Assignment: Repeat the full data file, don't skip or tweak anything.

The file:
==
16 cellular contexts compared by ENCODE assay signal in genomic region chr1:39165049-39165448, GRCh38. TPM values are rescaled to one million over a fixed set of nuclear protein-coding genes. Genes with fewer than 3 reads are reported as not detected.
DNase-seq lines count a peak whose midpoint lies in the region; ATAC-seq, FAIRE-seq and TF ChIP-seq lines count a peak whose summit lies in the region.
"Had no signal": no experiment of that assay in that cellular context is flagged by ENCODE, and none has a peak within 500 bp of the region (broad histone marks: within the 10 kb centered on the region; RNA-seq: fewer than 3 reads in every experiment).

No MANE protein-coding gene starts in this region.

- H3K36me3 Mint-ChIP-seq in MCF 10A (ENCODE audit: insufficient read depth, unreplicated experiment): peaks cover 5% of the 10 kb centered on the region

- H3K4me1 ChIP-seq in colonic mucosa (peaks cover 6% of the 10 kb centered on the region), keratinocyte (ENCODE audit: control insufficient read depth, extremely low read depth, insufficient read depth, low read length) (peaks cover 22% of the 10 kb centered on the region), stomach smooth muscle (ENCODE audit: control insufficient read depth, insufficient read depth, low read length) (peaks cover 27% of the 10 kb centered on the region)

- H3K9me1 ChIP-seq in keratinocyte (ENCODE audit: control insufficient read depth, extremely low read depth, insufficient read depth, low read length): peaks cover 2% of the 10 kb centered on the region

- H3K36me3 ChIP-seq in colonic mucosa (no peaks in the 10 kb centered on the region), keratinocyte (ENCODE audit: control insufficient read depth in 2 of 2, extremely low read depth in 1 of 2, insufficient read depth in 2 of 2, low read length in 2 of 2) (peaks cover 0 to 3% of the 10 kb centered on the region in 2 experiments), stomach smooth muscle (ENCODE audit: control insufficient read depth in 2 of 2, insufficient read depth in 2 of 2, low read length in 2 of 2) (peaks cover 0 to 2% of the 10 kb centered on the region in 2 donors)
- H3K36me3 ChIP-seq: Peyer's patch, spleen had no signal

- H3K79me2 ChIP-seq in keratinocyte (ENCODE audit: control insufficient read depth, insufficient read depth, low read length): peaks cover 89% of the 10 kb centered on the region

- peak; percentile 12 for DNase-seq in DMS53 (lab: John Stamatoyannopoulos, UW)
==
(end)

16 cellular contexts compared by ENCODE assay signal in genomic region chr1:39165049-39165448, GRCh38. TPM values are rescaled to one million over a fixed set of nuclear protein-coding genes. Genes with fewer than 3 reads are reported as not detected.
DNase-seq lines count a peak whose midpoint lies in the region; ATAC-seq, FAIRE-seq and TF ChIP-seq lines count a peak whose summit lies in the region.
"Had no signal": no experiment of that assay in that cellular context is flagged by ENCODE, and none has a peak within 500 bp of the region (broad histone marks: within the 10 kb centered on the region; RNA-seq: fewer than 3 reads in every experiment).

No MANE protein-coding gene starts in this region.

- H3K36me3 Mint-ChIP-seq in MCF 10A (ENCODE audit: insufficient read depth, unreplicated experiment): peaks cover 5% of the 10 kb centered on the region

- H3K4me1 ChIP-seq in colonic mucosa (peaks cover 6% of the 10 kb centered on the region), keratinocyte (ENCODE audit: control insufficient read depth, extremely low read depth, insufficient read depth, low read length) (peaks cover 22% of the 10 kb centered on the region), stomach smooth muscle (ENCODE audit: control insufficient read depth, insufficient read depth, low read length) (peaks cover 27% of the 10 kb centered on the region)

- H3K9me1 ChIP-seq in keratinocyte (ENCODE audit: control insufficient read depth, extremely low read depth, insufficient read depth, low read length): peaks cover 2% of the 10 kb centered on the region

- H3K36me3 ChIP-seq in colonic mucosa (no peaks in the 10 kb centered on the region), keratinocyte (ENCODE audit: control insufficient read depth in 2 of 2, extremely low read depth in 1 of 2, insufficient read depth in 2 of 2, low read length in 2 of 2) (peaks cover 0 to 3% of the 10 kb centered on the region in 2 experiments), stomach smooth muscle (ENCODE audit: control insufficient read depth in 2 of 2, insufficient read depth in 2 of 2, low read length in 2 of 2) (peaks cover 0 to 2% of the 10 kb centered on the region in 2 donors)
- H3K36me3 ChIP-seq: Peyer's patch, spleen had no signal

- H3K79me2 ChIP-seq in keratinocyte (ENCODE audit: control insufficient read depth, insufficient read depth, low read length): peaks cover 89% of the 10 kb centered on the region

- peak; percentile 12 for DNase-seq in DMS53 (lab: John Stamatoyannopoulos, UW)